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  #21  
Old 26-12-17, 21:51
learnerdrive learnerdrive is offline
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Quote:
Originally Posted by T13EES View Post
Quote from a USA bikey just for your information :-

" The nature of charging systems generally offers two paths.
One creates constant voltage, and varying current.
The other works inversely to that, being constant current, varying voltage.
The 1st one has more drag but works better at low RPM.
THe last one is what we all have, a constant current system, and works
better at higher RPM and offers less electro-mechanical drag.
The trade off is the difficulty of regulating those voltage swings.
Dropping voltage makes heat. Dealing with tons of it creates engineering challenges.Heat degrades things.( think Turkey in the oven) makes them softer and more crunchy at the same time.
For electronics this makes things fail obviously.

In our three phase AC generating apparatus, theres really only 3 parts.
The Stator with its magnet rotor, and two electronic items, the rectifier and the regulator. In most all cases except one These two items are married together within centimeters of each other, and one bakes itself and the other, also .... mercilessly.
The regulators sole ( or 'soul' after it dies ) purpose in life is to keep the rectifier from sending anything over 16 volts to the battery.
It simply sleeps until the threshold is reached and clicks on.
Advanced ones have a taper as they activate. (shhh)
The rectifier is really only 6 diodes in basic form. 2 diodes per phase, creates a nice DC pulse to the battery, via the regulator. They are kind of dumb, doing a boring job of getting real hot while just slicing up sine waves into 3rds. They are intuitive as a peice of rock salt.
The regulator watches the voltage in the system,allowing anything under a maximum setting to pass straight to the battery from the rectifier.
The regulator is where theres any intelligence, or could be.
when voltage exceeeds the limit set by the regulator something interesting happens where you can also see the difference in traditional regulator rectifiers and the newer comming generation.
When the regulator senses the peak has been exceeded, it fires the gate on an SCR that simply ggrounds out one of the 3 phases comming from the stator. Brutally simple, this direct short to ground creates massive heat in the SCR. when the SCR fails, you have runaway voltage.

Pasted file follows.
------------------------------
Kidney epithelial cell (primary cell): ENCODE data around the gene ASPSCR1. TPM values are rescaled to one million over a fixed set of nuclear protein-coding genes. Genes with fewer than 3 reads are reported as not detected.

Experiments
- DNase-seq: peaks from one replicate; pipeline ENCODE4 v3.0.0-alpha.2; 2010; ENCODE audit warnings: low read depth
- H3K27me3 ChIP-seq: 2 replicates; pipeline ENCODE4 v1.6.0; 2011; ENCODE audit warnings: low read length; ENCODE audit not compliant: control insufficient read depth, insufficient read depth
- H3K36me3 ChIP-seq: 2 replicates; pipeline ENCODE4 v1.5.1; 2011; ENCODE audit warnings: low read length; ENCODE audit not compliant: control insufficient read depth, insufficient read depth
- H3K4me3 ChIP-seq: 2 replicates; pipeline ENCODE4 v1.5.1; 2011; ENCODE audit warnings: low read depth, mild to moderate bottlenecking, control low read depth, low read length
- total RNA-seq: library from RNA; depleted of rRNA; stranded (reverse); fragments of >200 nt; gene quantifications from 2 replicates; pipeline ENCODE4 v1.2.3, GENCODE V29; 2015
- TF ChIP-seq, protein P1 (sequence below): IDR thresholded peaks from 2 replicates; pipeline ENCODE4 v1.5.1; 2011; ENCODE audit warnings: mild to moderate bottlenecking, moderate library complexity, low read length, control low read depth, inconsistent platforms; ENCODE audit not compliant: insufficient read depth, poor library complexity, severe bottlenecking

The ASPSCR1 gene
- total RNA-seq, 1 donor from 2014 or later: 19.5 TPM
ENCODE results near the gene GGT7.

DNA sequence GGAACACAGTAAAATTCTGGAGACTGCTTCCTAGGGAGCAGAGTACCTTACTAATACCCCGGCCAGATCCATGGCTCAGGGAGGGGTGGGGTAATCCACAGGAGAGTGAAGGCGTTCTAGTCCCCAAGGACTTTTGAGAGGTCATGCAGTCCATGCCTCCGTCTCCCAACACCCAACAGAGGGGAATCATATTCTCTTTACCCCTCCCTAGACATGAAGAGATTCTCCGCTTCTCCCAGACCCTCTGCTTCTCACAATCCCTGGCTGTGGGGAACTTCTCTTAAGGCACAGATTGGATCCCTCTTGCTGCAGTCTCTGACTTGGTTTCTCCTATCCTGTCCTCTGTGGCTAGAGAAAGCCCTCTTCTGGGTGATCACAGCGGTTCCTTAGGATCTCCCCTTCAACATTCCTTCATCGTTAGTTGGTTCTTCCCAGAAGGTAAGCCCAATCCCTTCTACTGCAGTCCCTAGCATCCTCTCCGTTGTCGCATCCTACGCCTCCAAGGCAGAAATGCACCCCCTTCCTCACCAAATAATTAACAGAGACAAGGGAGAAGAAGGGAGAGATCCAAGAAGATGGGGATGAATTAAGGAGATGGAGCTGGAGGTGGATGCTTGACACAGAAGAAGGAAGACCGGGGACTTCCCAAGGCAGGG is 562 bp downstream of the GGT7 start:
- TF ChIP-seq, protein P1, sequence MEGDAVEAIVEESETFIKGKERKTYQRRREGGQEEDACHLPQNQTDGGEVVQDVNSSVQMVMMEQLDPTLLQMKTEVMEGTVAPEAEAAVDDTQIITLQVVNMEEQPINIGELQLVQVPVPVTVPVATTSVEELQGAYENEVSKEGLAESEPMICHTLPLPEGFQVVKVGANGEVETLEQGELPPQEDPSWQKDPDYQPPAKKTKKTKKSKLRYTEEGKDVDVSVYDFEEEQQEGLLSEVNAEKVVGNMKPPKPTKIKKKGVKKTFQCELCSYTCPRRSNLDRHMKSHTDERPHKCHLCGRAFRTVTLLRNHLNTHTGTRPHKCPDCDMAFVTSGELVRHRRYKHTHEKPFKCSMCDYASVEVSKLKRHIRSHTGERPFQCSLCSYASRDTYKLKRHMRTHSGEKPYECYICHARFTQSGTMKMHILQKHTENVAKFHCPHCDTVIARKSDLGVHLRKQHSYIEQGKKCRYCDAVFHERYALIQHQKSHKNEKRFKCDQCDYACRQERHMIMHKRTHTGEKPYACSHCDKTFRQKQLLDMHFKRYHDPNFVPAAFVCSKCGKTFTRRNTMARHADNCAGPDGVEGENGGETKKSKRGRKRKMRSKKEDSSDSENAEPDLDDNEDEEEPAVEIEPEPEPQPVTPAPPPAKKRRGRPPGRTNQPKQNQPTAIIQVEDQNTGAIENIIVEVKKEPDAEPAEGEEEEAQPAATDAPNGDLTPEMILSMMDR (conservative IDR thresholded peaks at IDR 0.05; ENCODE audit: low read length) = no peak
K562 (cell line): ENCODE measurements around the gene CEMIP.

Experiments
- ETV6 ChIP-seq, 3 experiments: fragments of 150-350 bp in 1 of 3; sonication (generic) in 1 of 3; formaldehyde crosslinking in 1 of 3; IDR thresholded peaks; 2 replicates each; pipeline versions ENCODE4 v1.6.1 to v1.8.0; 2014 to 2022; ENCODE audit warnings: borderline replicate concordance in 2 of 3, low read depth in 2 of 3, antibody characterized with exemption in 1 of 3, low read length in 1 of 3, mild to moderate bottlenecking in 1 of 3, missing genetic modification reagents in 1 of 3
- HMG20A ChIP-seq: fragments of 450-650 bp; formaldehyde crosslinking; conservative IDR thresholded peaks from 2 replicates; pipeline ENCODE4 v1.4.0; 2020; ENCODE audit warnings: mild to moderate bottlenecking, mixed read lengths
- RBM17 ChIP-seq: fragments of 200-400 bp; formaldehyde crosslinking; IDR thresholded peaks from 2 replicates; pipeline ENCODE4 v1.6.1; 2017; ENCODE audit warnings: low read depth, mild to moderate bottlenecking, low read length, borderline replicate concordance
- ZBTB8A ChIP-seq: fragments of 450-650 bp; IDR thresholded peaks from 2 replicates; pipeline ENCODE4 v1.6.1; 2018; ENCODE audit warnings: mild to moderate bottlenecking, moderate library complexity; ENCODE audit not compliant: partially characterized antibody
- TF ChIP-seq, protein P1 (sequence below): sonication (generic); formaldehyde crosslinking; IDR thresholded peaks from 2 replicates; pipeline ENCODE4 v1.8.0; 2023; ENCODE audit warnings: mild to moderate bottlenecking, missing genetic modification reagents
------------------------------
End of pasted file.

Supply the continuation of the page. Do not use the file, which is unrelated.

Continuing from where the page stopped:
The SCR ( sillicon controlled rectifier ) is like a simple 3 pole relay with no moving parts. In our circuits they are gateways straight to hell... literally.
Its a path to ground and heat is the product. On cheap R/R models that only ground one set of windings of the stator, the stator gets damaged much sooner. Advanced models of R/R have an SCR on each stator winding to evenly ground out the stator, creating an even heat distribution pattern in the windings themselves. This makes a longer lasting stator.
None of this matters at all of course if you ride slow like a granny.

Regulator circuits fail too, getting a career baking (BBQ) by riding piggyback on hot rectifiers. when they fail it can go two ways.
Remember the regulator is the brains of the system.
Mode A is where the regulator fails to fire the SCR, closing the circuit.
Mode B is where the regulator holds the gate open, and fries stuff by overcharging.
I prefer mode A.

Your frame is a massive capacitor (electrolytic at that).
Connect your negative 1st, and dont spark your positive cable ot the resulting spike in voltage will pop any cheap or stock R/R.
And if it dont kill it good the 1st time, you can rest assured its been damaged.

About heat distribution.
THe rectifier diodes (6) make most of the heat, 70% at least.
But those SCRS when you are spinning the motor fast are giving quite a bit. One of my discoveries, by chance was how only 3 of the 6 diodes make any heat in certain arrangements. I wont spam or give away hard earned secrets, but there is a design coming that creates half the heat at full power load based on this data."
Now that is informative and written in the sort of language I can understand (mostly!). Thanks.
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  #22  
Old 27-12-17, 07:50
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Adam Adam is offline
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Mofset type regulators have a lower resistance and therefore generate less heat and last longer.
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